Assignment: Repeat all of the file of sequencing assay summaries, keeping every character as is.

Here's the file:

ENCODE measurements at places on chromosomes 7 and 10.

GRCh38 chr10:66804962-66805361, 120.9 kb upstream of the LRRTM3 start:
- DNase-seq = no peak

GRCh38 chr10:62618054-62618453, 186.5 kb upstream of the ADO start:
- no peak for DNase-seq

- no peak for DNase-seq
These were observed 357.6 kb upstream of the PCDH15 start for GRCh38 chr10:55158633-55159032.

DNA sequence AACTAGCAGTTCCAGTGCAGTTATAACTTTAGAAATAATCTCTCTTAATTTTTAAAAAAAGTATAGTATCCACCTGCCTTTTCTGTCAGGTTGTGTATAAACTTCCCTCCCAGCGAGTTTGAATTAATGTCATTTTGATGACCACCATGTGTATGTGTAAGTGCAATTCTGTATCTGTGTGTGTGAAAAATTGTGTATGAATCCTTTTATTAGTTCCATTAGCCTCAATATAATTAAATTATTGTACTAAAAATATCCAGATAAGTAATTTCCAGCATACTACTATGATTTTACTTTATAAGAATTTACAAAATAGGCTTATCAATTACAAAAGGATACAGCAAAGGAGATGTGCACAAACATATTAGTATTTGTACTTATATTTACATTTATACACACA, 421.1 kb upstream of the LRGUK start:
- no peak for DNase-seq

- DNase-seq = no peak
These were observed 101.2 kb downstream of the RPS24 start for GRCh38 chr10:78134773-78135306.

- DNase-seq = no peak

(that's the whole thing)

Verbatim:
ENCODE measurements at places on chromosomes 7 and 10.

GRCh38 chr10:66804962-66805361, 120.9 kb upstream of the LRRTM3 start:
- DNase-seq = no peak

GRCh38 chr10:62618054-62618453, 186.5 kb upstream of the ADO start:
- no peak for DNase-seq

- no peak for DNase-seq
These were observed 357.6 kb upstream of the PCDH15 start for GRCh38 chr10:55158633-55159032.

DNA sequence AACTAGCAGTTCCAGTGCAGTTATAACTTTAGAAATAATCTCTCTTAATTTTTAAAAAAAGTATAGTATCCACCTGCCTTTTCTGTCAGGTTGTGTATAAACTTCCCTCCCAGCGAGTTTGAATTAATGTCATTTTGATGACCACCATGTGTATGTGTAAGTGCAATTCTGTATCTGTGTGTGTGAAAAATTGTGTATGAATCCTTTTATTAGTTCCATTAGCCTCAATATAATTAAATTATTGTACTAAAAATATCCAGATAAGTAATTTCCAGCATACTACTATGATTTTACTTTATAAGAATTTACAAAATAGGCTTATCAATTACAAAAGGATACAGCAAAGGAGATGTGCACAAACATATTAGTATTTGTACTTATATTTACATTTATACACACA, 421.1 kb upstream of the LRGUK start:
- no peak for DNase-seq

- DNase-seq = no peak
These were observed 101.2 kb downstream of the RPS24 start for GRCh38 chr10:78134773-78135306.

- DNase-seq = no peak